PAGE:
World History

The Black Death Plague of Middle Ages

The moniker “Black Death” refers to a dreadful illness that ravaged Europe between 1347 and 1350. The illness was extremely contagious and had no known treatment.

Where did it begin?

Most likely beginning in Asia, the epidemic moved westward along the Silk Road. Fleas that inhabited rats were the disease’s primary carrier. Historians believe that black rats that were housed aboard European trade ships eventually brought the illness to Europe.

How terrible was it?

It’s difficult to understand how terrifying life was during the Black Death in the Middle Ages. By the time the illness was finished, at least one-third of the population in Europe had perished, and likely more. According to estimates, about 800 people every day passed away in Paris, France. They were unable to bury the dead due to the sheer number of them. To large pits, they had to be carried.

Unfortunately, nobody in the Middle Ages was aware that rats carried the sickness. Due to the abundance of rats, larger towns and cities—which were also quite filthy during the Middle Ages—became particularly deadly. The epidemic occasionally wiped out whole cities or villages.

What did the people do?

As one might anticipate, there was anxiety. Many people believed the world was about to end. People tried to hide inside their homes by locking their doors. This wasn’t much use, though, in urban areas where rats and their accompanying fleas were rife. In an effort to stop the epidemic, they even set fire to homes and even entire communities.

The Black Death

We now refer to this illness as the bubonic plague. Today, very few people contract the illness, and those who do typically make a full recovery. In the Middle Ages, those who contracted the illness almost usually passed away. People would become quite ill, developing blue and black spots all over their bodies.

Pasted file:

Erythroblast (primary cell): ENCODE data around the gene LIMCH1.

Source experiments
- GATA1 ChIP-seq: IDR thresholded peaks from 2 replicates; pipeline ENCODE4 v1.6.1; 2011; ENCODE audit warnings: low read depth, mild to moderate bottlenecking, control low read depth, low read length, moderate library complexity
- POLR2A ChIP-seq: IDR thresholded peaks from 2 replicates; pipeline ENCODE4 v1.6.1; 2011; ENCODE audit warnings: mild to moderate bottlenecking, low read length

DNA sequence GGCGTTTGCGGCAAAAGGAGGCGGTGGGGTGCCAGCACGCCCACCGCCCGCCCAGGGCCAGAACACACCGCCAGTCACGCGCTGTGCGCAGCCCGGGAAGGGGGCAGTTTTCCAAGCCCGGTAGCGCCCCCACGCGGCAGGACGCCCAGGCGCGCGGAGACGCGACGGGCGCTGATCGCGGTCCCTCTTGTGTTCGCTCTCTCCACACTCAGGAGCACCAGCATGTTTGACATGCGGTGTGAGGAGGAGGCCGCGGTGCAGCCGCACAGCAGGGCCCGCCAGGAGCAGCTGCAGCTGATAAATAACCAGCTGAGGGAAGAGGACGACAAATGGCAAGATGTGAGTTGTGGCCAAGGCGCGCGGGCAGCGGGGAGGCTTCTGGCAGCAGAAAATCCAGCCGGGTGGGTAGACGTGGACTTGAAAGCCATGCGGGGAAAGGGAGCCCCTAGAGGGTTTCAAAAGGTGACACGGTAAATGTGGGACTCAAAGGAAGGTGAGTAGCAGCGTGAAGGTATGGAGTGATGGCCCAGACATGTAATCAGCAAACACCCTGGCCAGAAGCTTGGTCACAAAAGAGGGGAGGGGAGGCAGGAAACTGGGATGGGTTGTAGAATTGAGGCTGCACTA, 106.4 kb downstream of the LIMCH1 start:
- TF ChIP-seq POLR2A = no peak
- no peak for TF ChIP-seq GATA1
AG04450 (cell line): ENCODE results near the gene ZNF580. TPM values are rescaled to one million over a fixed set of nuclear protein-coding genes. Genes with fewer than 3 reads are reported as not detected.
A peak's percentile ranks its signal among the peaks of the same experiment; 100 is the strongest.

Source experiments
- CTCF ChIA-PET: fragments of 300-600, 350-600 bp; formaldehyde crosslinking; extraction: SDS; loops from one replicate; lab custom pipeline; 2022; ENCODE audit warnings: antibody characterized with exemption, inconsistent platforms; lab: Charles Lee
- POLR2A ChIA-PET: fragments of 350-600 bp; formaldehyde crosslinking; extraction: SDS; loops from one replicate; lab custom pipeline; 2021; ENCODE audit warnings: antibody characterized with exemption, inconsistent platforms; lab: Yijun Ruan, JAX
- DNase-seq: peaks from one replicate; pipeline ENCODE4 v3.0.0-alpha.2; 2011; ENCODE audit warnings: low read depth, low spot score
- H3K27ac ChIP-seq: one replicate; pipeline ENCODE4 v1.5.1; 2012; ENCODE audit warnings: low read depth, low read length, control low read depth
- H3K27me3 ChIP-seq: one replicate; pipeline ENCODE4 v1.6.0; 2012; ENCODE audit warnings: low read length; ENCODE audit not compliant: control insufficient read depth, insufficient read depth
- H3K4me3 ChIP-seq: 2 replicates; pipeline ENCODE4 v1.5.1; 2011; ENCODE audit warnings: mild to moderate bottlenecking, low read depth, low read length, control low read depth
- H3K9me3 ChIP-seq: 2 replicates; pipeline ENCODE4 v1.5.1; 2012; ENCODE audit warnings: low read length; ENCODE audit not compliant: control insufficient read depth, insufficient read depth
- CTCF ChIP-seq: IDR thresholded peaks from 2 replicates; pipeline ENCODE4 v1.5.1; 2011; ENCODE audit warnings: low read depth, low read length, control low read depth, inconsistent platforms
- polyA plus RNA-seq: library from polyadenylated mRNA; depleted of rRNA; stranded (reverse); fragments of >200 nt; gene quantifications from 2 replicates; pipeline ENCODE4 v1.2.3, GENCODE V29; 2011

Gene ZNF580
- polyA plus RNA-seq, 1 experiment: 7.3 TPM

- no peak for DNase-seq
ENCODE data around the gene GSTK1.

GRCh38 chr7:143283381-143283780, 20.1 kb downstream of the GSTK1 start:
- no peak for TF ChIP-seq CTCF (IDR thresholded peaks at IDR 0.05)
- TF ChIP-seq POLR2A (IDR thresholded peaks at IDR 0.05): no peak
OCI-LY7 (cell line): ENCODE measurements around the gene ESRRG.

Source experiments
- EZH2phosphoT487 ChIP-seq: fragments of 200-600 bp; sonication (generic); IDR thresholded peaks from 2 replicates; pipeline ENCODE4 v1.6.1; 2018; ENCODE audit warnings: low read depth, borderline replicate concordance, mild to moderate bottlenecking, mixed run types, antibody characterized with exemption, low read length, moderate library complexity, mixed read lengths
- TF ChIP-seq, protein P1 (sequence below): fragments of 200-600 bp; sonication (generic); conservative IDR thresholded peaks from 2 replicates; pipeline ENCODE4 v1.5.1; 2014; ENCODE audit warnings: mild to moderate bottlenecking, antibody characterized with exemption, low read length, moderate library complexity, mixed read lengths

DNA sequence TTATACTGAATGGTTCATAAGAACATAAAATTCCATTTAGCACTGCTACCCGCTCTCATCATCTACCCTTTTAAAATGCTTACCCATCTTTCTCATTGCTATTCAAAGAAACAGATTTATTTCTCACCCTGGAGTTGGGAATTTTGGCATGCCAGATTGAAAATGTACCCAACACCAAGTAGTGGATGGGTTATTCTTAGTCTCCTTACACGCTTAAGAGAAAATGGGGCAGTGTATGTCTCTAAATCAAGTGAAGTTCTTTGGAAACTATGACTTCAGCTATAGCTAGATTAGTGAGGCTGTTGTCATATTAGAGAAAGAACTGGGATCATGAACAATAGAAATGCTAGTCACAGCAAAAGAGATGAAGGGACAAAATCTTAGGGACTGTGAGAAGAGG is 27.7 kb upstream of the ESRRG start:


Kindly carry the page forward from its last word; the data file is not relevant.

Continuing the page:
Rebuilding After the Black Death

When the Black Death eventually died down, much of Europe’s infrastructure was destroyed. Europe had to rebuild, on average, for about 150 years.

The Black Death: Facts

Many individuals believed that the Black Death was God’s retribution.

Between 75 million and 200 million individuals are thought to have perished from the pandemic.

According to some scientists, the sickness was brought on by the bacteria Yersinia pestis.

It took a long time before the disease was given the name “Black Death.” Some believe the name “Black” refers to how the disease’s late stages caused the skin to darken, although it was more likely chosen to depict the period of history’s darkness and horror.

Some people believed that the epidemic was brought on by foul air pockets generated by earthquakes. Some even went so far as to say that Jews were responsible for spreading the plague that killed Christians.

Numerous times, the pandemic hit Europe again, but it wasn’t as devastating as it was during the Black Death era.